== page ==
Angela C. Andersen is the sustainability coordinator for long beach township in ocean county NJ- she has a MA in Environment and Community and BS in Environemtnal Studies. She was named Sustainability Hero in Feburary 2015 by Sustainable JErsey and a USEPA Environmental Champion recipient in 2015. She is a Certified REcycling PRofessional and a nationally recognized SUstainable Resource Managment Professional. Long Beach Township won the Governors Environmental Excellence Award for Healthy and Sustainble Community in 2015 and is a certified Sustainble Jersey town. Andersen implements pioneering efforts in the community in collaboration with various organizations, agencies and civic groups.
Presidents Council Hutchinson Island / President
As is attributed to Tip O’Neil, the former Speaker of the US House of Representatives, “all politics is local”. This presentation will address our community outreach experience surrounding a group of nonchalant upland property owners, who turned into an angry mob, but were transformed into a supportive community through proactive engagement and education. The presentation will summarize (a) our public outreach efforts for both a non-federal beach restoration constructed in 2013, and the associated conversion of the project into a federal USACE project via the ongoing Feasibility Study, and (b) lessons-learned that may be applicable to other communities.
Combine vast knowledge, hands on experience, a passion for research, & out of the box thinking, with the ability to create, communicate, and implement successful solutions, to resolve large, complex, potentially problematic, situations. Educated more than 5000 stakeholders who initially opposed cost sharing for the shore protection project, to approve a tax to themselves of $1500 average & obtained 100% of the easements to build the project. Mixed-use, timeshare, and condominium association management of oceanfront property throughout Florida.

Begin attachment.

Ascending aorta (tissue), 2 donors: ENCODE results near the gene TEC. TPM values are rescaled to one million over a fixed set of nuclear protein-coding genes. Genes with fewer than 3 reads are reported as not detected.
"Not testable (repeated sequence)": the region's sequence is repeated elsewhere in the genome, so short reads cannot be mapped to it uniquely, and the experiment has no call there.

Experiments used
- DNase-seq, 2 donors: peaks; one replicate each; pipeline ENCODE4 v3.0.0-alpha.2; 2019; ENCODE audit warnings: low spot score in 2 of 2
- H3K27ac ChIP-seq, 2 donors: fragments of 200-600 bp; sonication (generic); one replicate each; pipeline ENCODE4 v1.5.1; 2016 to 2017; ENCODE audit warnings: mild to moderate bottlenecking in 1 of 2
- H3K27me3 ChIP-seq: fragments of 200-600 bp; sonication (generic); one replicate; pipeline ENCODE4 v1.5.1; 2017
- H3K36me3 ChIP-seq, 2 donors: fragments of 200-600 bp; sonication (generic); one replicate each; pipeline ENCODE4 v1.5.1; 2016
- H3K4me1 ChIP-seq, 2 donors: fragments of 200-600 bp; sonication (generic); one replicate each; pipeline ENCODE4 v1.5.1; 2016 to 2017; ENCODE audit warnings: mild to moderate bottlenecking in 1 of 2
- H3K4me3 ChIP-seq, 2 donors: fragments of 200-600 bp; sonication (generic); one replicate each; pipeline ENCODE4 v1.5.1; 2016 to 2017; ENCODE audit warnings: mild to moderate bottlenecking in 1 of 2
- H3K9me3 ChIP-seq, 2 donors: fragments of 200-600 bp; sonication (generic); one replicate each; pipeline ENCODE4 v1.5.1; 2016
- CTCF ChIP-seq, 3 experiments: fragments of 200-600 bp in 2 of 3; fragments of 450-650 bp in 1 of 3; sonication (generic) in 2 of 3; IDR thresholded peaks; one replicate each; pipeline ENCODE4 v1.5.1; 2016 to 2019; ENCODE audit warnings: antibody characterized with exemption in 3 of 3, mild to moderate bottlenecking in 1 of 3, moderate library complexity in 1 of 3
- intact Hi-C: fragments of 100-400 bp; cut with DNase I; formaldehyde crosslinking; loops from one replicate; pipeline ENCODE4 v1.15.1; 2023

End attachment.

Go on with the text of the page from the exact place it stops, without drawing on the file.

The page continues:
San Francisco Bay Conservation and Development Commission
Over the past three years, the Sediment Management Team has been reviewing relevant research and developing data gaps that hamper sediment management within San Francisco Bay. In 2015, a regional workshop was held involving managers from flood protection, navigation dredging, aggregate mining, habitat restoration and watershed communities meeting with coastal and estuarine process scientists, to identify and prioritize research needs to answer management questions. Working together after the workshop a set of research goals and priorities were set. This talk will describe the process the outcomes of the workshop and research strategy as well as how the region has responded to date.
Brenda Goeden is the Sediment Program Manager for the Bay Conservation and Development Commission. She has over 15 years experience in dredging, aquatic aggregate mining, wetland restoration, estuarine beach habitat and the regulatory environment.
Connecticut Sea Grant, University of Connecticut, Extension Educator